Case Presentation

An 18-month-old girl is brought in to the ED by ambulance after her grandmother was unable to wake her from an unusually long nap. The grandmother reports that the child had not been ill that morning. After repeated questioning, she admits that the child was found earlier in the day holding her pillbox. She does not have the pillbox with her and does not remember the names of all of her medications. On examination, the child is breathing shallowly. In response to painful stimuli, the girl moans and withdraws, but does not open her eyes. The remainder of her physical examination is normal, without fever or evidence of trauma. The resident physician asks what initial testing should be performed. As the team applies monitor leads, obtains intravenous access, and administers oxygen to this lethargic toddler, you order a stat ECG and glucose level. As you prepare for possible intubation, you consider medications that could be fatal in a small dose, such as opioids, sedatives, cardiac drugs, and hypoglycemic agents. Could ingestion of a small amount of the grand-mother’s medication be fatal in this toddler? Is it appropriate to give activated charcoal at this time?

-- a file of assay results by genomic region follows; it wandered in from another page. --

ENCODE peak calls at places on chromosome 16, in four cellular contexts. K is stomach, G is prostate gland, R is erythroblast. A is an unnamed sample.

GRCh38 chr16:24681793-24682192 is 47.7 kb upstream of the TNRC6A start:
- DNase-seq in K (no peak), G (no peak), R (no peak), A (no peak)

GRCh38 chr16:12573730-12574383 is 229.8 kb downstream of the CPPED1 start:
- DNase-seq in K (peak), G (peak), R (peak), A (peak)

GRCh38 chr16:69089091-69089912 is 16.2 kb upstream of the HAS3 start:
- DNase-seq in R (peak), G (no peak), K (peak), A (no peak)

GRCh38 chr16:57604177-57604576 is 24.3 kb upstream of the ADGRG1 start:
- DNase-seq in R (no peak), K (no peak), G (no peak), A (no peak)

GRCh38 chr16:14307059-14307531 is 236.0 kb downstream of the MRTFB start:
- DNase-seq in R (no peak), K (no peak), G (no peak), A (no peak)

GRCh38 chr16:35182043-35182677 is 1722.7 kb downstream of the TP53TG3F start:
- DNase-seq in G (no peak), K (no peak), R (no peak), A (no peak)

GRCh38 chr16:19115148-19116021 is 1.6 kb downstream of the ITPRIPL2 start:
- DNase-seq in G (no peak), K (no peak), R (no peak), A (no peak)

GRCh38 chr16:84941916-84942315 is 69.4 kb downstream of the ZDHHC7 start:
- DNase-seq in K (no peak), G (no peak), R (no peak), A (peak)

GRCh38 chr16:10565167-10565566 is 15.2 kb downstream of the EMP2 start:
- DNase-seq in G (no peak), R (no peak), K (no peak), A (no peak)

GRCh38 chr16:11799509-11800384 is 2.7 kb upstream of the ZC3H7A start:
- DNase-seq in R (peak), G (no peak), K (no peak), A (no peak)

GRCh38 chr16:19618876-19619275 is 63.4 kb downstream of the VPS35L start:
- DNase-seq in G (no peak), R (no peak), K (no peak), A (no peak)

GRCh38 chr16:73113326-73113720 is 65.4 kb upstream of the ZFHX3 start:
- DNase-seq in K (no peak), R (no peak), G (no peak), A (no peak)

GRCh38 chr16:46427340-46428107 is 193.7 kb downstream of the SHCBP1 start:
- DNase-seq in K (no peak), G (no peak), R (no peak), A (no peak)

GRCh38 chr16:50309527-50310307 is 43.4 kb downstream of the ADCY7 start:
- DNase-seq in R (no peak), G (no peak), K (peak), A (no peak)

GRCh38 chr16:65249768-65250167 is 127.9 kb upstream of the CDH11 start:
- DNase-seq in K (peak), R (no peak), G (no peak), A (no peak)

A 3-year-old boy is referred to the ED by his pediatrician. He arrives with an x-ray that was taken earlier in the day. The parents state that the child came to them holding his throat and saying that he had swallowed something, although they are not sure what it was. Soon afterward, he refused to eat and they took him to his doctor. On examination, the patient is afebrile, with normal vital signs, and no respiratory distress. His oropharynx and lungs are clear. You wonder what you should look for on the previous imaging. Should you obtain further radiographic studies? Is a surgical consultation indicated? Can he be safely discharged for observation at home?

A 15-year-old adolescent girl is brought in by her family for a possible suicide attempt. The patient’s friend received a text in which the patient reported taking “a whole bottle of pain pills.” The family reports that an old bottle of acetaminophen with hydrocodone that was in the bathroom cabinet is now empty. The patient does not know exactly how many pills she took or at what time, but says that it was just after sending that text, which you see from her phone, was 4 hours ago. She is tearful and tired, but answers questions appropriately, and her physical examination is normal. Are there any specific drug levels that should be checked and, if so, when? Should you give naloxone, activated charcoal, or N-acetylcysteine? When can the patient be medically cleared for transfer to a psychiatric facility?